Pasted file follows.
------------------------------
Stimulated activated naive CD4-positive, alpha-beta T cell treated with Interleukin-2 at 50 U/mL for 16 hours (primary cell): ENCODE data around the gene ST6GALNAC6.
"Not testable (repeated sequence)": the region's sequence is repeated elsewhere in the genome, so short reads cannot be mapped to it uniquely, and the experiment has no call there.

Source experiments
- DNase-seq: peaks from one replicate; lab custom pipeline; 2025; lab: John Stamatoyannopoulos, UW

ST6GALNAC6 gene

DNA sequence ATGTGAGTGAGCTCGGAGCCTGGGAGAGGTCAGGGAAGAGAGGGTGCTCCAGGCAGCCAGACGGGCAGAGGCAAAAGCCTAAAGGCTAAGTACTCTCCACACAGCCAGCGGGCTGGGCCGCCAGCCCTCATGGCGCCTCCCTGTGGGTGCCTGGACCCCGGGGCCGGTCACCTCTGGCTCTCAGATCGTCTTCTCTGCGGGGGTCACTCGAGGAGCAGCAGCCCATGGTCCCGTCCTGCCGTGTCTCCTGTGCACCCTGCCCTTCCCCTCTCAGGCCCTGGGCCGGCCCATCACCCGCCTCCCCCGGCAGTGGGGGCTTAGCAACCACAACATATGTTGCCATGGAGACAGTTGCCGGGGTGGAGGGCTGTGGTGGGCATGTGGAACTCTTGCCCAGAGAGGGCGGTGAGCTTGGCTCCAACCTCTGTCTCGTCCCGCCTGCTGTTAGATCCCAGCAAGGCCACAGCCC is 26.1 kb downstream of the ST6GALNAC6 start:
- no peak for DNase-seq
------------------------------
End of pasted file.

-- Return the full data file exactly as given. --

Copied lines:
Stimulated activated naive CD4-positive, alpha-beta T cell treated with Interleukin-2 at 50 U/mL for 16 hours (primary cell): ENCODE data around the gene ST6GALNAC6.
"Not testable (repeated sequence)": the region's sequence is repeated elsewhere in the genome, so short reads cannot be mapped to it uniquely, and the experiment has no call there.

Source experiments
- DNase-seq: peaks from one replicate; lab custom pipeline; 2025; lab: John Stamatoyannopoulos, UW

ST6GALNAC6 gene

DNA sequence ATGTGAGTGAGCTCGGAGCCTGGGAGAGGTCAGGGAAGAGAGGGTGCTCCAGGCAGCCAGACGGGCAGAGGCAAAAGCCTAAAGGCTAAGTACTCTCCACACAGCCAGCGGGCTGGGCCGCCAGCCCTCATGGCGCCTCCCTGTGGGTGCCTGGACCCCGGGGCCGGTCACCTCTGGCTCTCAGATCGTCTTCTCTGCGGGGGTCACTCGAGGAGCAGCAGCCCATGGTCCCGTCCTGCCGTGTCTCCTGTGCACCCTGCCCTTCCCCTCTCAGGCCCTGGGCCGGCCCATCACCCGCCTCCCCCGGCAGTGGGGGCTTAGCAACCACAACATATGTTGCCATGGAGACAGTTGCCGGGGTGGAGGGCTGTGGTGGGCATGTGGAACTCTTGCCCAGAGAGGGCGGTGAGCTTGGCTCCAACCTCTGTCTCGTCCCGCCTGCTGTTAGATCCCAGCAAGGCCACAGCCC is 26.1 kb downstream of the ST6GALNAC6 start:
- no peak for DNase-seq